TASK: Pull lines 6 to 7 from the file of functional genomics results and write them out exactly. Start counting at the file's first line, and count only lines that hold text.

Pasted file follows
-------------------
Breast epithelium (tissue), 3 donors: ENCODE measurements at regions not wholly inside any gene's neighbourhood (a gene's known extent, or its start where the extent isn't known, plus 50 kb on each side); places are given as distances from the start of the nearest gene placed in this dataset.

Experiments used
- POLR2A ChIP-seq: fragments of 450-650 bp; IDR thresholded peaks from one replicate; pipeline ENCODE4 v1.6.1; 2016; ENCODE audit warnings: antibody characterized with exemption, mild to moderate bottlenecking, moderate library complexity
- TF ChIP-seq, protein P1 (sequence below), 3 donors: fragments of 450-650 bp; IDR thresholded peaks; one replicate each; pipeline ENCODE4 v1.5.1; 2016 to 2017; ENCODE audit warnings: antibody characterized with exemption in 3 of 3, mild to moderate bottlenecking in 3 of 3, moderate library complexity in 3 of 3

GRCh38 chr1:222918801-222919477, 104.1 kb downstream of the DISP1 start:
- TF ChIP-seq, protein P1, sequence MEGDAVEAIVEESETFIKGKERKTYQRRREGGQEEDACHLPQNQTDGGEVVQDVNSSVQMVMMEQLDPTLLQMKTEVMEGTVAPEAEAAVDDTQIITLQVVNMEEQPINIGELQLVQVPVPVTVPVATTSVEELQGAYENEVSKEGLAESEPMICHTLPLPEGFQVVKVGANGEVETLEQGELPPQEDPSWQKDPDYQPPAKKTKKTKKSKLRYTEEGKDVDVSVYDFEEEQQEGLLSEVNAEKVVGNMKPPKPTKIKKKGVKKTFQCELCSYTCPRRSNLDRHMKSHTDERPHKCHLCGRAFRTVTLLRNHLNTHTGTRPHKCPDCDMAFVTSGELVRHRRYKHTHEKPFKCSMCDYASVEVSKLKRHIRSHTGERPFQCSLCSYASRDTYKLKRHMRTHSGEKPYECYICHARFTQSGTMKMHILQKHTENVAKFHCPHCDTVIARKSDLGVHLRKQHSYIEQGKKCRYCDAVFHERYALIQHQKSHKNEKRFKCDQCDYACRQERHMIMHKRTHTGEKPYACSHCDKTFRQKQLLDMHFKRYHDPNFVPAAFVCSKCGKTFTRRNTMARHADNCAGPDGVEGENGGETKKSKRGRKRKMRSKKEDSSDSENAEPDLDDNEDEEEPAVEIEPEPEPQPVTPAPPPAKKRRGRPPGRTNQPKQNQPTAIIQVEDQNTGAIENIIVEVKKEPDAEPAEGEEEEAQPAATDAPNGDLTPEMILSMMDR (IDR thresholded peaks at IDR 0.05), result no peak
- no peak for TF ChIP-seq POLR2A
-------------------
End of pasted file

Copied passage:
- TF ChIP-seq, protein P1, sequence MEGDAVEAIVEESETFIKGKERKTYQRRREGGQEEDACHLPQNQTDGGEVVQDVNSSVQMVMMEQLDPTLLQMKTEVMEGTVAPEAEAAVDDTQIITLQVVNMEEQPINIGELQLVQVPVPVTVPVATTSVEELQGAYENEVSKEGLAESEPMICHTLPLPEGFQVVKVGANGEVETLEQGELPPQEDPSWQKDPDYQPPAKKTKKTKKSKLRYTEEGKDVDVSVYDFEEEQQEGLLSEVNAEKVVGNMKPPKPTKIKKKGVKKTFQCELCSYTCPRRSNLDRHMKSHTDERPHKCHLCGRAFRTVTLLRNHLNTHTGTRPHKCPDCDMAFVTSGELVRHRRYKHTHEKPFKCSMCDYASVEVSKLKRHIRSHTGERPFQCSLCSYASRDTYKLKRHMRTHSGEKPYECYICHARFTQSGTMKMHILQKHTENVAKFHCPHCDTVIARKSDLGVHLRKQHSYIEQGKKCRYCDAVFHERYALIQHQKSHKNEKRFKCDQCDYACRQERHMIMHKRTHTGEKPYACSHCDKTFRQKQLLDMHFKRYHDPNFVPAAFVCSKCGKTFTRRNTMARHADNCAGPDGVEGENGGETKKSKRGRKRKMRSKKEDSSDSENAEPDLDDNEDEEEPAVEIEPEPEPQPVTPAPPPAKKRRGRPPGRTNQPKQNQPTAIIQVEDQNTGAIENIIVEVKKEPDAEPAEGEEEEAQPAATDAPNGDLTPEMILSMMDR (IDR thresholded peaks at IDR 0.05), result no peak
- no peak for TF ChIP-seq POLR2A